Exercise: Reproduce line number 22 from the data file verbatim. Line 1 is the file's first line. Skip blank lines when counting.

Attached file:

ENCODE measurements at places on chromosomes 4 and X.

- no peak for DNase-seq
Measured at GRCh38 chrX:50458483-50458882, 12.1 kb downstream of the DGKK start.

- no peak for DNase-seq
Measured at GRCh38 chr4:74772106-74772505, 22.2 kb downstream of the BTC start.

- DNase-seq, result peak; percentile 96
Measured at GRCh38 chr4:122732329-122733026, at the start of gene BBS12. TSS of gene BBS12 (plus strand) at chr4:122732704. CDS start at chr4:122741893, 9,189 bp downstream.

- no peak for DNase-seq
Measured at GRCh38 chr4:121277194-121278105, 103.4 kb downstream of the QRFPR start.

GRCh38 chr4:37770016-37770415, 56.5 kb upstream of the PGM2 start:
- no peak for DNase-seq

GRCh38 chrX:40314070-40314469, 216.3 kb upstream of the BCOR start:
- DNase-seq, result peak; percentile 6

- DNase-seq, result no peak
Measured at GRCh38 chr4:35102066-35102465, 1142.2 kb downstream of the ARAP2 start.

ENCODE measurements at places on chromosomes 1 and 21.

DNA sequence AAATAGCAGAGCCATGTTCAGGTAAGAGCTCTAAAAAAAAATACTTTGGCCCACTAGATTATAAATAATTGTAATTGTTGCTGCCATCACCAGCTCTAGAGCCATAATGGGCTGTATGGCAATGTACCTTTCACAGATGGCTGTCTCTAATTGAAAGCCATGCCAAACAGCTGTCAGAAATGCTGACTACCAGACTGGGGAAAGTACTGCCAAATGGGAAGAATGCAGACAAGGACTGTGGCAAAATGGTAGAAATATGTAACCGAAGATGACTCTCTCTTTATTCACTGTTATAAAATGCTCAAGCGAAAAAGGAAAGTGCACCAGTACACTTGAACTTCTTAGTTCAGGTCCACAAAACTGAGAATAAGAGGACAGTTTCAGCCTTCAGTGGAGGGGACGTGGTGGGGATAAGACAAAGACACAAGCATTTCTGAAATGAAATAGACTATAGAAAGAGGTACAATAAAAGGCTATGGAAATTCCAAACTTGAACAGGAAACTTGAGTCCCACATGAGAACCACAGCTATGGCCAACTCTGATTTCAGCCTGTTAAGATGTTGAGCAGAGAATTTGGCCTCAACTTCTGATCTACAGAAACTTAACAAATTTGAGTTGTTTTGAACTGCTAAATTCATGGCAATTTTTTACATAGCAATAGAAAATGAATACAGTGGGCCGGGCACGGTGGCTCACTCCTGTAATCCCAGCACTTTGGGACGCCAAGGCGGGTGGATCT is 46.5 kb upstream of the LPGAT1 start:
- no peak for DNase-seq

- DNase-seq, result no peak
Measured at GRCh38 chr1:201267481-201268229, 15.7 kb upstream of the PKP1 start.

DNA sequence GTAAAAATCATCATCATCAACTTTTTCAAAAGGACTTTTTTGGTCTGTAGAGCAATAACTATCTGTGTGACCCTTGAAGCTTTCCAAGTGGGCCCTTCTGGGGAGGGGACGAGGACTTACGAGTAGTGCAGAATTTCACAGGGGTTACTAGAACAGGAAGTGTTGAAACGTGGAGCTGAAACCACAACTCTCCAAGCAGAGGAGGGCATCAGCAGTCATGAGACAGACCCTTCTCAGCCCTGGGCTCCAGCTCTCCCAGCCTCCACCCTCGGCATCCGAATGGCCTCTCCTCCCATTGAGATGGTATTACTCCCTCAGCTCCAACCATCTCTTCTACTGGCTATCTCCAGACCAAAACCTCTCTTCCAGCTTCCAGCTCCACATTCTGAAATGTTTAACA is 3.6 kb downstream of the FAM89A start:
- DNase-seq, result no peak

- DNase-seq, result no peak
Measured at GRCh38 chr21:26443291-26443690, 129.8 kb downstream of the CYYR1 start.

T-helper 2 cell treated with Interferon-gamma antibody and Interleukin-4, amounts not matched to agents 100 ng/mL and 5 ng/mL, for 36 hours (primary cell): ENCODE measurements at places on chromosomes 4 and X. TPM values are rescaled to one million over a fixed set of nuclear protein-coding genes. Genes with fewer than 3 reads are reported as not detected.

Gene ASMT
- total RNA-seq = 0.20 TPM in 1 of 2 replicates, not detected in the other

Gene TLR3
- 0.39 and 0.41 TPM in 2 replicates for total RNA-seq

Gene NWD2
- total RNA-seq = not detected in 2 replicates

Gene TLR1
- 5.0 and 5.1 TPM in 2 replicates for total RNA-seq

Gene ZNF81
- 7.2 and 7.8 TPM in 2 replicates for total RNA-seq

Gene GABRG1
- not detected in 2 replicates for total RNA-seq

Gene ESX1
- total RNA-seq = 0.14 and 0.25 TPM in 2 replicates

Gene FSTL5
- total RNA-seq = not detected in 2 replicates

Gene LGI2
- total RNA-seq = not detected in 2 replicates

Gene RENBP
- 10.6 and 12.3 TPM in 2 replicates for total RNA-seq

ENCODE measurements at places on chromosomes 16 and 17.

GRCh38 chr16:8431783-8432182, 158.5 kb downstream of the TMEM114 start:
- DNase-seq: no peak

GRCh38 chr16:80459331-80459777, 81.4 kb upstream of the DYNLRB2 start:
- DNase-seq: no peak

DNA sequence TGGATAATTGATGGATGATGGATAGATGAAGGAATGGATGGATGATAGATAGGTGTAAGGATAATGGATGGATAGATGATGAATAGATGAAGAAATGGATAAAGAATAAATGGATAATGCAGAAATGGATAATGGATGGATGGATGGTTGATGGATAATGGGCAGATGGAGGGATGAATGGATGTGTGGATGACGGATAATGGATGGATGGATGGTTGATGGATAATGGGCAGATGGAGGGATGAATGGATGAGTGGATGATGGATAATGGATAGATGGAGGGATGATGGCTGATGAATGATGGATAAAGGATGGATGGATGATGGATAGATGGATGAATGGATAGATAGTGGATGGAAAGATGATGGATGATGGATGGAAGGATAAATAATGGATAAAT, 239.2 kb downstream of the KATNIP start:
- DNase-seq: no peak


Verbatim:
- DNase-seq, result no peak